My number one complaint concerning both the Rekker and True Touch lines is that my preferred Blade Pattern/Flex – PP77/95 Flex/Grip – remains a chore to find at the Retail level. None of the major online equipment wholesalers currently have the T90 or T100 2nd Gen available for purchase in PP77/95 Flex/Left, even if I wanted to buy more. This has been an issue since the 2015 EK40 Rekker line was released.

Balance

As noted above, the T90 2nd Gen feels indistinguishable from my Retail T100s, which is to say it among the best-balanced sticks available on the Retail market. As noted repeatedly, I put more of a premium on Passing/Puckhandling/Touch, and I believe that Sher-Wood composites offer the best, most-traditional Puck Feel available.

The T100 2nd Gen made my T100s feel slightly-sluggish by comparison, and that’s a statement I would have considered blasphemous prior to reviewing the T100 2nd Gen. But in switching back and forth between the two, the T100 2nd Gen handled noticeably crisper, even accounting for the wear on my original T100s. I can’t imagine a Hockey Stick handling better.

HH Score: T90 2nd Gen – 9.0

T100 2nd Gen – 10.0

Durability

I’m convinced the break on the T90 2nd was a freak thing. I’ve used 20-25 Sher-Wood composites in the last several years, and I’ve never broken one in that way.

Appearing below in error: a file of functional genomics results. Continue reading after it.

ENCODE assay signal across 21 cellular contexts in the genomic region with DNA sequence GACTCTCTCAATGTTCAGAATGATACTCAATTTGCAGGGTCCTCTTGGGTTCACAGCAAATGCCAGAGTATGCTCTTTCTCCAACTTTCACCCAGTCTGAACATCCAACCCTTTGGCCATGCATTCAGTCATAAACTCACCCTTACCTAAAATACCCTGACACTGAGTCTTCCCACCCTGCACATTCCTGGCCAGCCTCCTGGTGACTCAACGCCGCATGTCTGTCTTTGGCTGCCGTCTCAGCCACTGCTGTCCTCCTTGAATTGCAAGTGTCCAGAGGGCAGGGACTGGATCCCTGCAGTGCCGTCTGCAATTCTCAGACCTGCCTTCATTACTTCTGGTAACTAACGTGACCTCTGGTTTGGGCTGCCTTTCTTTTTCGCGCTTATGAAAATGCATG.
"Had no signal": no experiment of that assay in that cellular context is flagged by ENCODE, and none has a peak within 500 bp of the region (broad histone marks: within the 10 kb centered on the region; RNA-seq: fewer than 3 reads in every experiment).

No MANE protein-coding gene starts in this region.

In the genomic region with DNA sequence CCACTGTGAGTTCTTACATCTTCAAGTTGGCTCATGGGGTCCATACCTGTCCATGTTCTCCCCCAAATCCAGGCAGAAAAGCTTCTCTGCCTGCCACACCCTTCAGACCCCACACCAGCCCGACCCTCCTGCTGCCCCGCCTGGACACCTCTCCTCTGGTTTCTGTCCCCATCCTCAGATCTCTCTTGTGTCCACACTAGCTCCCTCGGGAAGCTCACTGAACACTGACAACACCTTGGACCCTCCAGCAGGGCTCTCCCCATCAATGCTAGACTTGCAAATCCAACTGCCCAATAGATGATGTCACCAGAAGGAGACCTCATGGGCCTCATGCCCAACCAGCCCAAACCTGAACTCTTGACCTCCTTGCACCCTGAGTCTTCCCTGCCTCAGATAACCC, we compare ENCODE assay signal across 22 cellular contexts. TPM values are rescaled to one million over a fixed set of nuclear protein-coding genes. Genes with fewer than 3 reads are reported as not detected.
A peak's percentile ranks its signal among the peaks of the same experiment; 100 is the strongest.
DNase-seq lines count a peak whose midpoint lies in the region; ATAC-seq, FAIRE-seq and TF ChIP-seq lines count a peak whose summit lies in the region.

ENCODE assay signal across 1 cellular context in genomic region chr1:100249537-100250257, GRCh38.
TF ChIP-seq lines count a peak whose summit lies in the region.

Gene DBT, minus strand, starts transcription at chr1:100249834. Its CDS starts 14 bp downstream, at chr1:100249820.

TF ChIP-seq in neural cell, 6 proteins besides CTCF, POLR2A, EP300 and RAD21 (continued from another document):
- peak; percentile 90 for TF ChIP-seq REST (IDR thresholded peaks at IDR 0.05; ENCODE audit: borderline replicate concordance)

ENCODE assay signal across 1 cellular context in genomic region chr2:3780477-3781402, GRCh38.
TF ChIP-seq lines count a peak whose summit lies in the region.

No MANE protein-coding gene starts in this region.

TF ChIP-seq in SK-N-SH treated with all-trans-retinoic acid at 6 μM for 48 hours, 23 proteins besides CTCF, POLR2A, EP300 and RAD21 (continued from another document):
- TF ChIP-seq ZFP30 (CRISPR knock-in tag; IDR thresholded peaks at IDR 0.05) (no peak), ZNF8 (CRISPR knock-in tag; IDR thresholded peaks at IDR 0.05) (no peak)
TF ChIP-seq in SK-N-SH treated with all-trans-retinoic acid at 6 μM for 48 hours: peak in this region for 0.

What tends to happen is that the sticks gradually lose pop. I picked up four Retail T100s in August 2014, and 18 months later I continue to use three of them. I’m on the ice an average of 3-5 times per week, so these sticks receive a heavy amount of use. The fact that I can continue to use them in game action speaks volumes about their durability.

But if I go at full bore, I “cook” a Sher-Wood composite pretty quickly. 95 Flex is a bit light for me, so even if I am conscientious about rotating the sticks, the sticks lose power pretty quickly. I’ve found I can get about 4-6 months out of a Sher-Wood composite before the wear leads to major inconsistency in my ability to shoot. All things considered, I have to say that’s pretty exceptional.

Sher-Wood composites are probably not the absolute best shooters available, but the Puck Feel/Touch remains strong after months and months of use.

HH Score – T90 2nd Gen/T100 2nd Gen: 9.0.

Looks

See the photos above. The T90 line is decked out in the Black/White scheme seen on the original Rekker line, while the T100 line is marked up in a savage Black/Red.

Once more, the T90 2nd Gen looks Fantastic, and the T100 2nd Gen looks Better Than Fantastic. When the Rekker line debuted in Black/White, in my review of the Rekker EK9 I referred to the look of the line as “all business”, which holds true on the two-tone Black/White T90. But both the T100 and the T100 2nd Gen look menacing in the Black/Red scheme.

HH Score – T90 2nd Gen: 9.0.

T100 2nd Gen: 10.0.

Performance

I am sounding very repetitive at this point. The 2016 T90 2nd Gen/2014 T100 play very, very well. I could use those sticks for the rest of my Hockey-Playing life and feel great about it.